Moreover, LocalStack explicitly allows the execution of cross-origin requests through any page by setting special HTTP headers in the response. This means that the attacker can detect and attack a LocalStack instance through the XHR response and does not actually operate blindly.
Note that modern browsers have recently further restricted cross-origin requests to reduce the potential of CSRF attacks. However, we also found a Cross-Site Scripting (XSS) vulnerability in LocalStack which allows an attacker to bypass these protections.
In LocalStack, different APIs are run in local isolated processes that each have their own port. All user requests are forwarded to the respective API via a central edge router. For this router it is possible to configure a proxy via the LocalStack settings.
As described previously, an attacker can send arbitrary HTTP requests to LocalStack via CSRF and thereby modify the LocalStack configuration. The CSRF attack’s payload can reconfigure the edge router and add a proxy to it that points to an attacker-controlled IP as proxy host. This way, the user requests are no longer processed locally but are now forwarded to the attacker’s IP address. Let’s have a look at the corresponding source code.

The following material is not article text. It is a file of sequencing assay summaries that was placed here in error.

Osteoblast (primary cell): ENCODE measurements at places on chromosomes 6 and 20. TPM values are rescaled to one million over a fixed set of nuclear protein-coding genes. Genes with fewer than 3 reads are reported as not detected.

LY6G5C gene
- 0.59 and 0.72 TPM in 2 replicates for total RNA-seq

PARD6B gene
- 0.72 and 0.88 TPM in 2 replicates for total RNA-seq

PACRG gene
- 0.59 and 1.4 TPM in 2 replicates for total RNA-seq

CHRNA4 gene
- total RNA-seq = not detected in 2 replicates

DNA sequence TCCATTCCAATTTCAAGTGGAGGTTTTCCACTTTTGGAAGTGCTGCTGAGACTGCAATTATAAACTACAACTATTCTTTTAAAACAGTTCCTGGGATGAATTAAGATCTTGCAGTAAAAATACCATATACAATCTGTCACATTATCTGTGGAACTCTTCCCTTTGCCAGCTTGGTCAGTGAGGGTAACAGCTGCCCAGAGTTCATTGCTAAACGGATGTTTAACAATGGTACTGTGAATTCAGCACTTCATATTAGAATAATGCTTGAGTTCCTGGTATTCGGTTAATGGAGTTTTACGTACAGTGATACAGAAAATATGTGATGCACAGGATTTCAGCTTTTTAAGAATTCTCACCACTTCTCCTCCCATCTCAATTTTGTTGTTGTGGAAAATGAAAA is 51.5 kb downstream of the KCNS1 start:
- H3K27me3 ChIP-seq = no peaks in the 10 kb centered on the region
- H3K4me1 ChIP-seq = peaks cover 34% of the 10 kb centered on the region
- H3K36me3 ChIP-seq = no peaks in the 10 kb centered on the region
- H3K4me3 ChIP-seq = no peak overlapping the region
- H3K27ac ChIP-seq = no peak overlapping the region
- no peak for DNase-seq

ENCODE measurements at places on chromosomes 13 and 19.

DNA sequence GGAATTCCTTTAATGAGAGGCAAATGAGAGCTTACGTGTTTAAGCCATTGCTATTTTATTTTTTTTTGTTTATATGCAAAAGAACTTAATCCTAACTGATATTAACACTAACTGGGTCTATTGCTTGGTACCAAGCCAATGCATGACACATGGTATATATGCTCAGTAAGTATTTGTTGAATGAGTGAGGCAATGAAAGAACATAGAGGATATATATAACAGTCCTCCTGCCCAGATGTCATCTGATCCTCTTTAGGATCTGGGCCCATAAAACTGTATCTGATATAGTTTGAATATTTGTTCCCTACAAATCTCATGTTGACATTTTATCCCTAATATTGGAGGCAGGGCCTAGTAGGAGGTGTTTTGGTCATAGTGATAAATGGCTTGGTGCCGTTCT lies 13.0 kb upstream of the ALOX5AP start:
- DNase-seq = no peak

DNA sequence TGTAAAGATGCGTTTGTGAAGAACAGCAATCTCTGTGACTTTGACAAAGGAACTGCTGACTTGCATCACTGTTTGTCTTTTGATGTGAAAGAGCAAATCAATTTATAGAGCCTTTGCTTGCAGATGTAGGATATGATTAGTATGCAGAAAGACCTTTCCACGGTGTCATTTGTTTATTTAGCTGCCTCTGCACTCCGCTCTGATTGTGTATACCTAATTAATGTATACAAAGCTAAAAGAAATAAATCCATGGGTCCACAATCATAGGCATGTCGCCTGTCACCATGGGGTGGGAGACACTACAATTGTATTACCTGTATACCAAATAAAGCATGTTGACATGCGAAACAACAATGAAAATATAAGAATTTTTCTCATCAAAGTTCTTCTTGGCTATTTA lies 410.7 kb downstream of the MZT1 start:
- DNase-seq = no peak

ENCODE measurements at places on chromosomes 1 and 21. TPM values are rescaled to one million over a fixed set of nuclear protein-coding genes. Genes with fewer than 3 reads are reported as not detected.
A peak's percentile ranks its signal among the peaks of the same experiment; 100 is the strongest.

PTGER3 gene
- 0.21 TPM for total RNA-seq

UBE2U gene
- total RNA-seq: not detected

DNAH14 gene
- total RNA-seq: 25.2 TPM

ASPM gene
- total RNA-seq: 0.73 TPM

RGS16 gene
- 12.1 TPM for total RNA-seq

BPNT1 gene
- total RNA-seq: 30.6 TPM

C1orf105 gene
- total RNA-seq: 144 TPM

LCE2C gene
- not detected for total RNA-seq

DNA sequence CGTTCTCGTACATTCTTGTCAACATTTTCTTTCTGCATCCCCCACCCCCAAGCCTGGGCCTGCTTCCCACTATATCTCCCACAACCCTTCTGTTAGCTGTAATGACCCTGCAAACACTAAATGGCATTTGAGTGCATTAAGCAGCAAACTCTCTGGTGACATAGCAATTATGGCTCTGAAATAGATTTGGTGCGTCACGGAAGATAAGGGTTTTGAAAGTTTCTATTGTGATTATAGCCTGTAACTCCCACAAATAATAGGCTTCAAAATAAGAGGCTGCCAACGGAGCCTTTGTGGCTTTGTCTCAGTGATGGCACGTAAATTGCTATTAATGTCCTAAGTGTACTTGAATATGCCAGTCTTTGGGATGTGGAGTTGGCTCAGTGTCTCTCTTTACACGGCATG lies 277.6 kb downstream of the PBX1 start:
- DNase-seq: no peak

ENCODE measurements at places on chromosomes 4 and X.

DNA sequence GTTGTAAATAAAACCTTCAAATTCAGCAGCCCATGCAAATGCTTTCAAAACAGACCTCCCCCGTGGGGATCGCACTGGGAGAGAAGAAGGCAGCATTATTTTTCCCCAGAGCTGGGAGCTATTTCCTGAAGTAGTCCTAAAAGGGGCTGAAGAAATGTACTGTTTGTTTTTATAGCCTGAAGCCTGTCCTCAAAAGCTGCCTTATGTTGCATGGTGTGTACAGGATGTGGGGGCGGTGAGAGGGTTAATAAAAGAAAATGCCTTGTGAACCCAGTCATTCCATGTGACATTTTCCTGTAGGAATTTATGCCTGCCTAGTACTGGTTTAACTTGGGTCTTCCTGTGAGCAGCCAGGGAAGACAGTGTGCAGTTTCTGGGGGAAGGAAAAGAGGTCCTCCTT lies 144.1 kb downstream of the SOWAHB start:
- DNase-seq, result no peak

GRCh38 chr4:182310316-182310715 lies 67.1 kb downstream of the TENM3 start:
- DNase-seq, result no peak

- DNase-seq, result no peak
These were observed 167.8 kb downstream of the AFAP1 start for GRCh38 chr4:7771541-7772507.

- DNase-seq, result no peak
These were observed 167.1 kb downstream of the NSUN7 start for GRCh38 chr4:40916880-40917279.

do_forward_request() is executed every time a request is sent to the edge router of LocalStack. In line 89 it is checked if the config entry
FORWARD_EDGE_INMEM is set. In this case, the request is processed locally, otherwise the request is forwarded to the network. Because an attacker can set
FORWARD_EDGE_INMEM to False via a CSRF attack, we reach line 92 every time. Consequently, all requests to the edge router are processed by the function
do_foward_request_network(). Also, the HTTP responses of the respective requests are printed without sanitization.
In line 113, the
HOSTNAME that is used for the forwarded request is read from the configuration. Since an attacker can configure the
HOSTNAME via CSRF attack, this host is now an attacker-controlled IP. In the following lines the request is constructed and in line 116 the request is executed which leads to a (persistent) SSRF vulnerability.
An interesting point about this feature is that the server copies the entire HTTP request from the client and forwards it to the server. This also means that the HTTP headers of the client are sent to the attacker-controlled server, including the Authorization header. This header is used for authentication in the AWS Cloud which can lead to session hijacking and stealing sensitive data from the test cloud.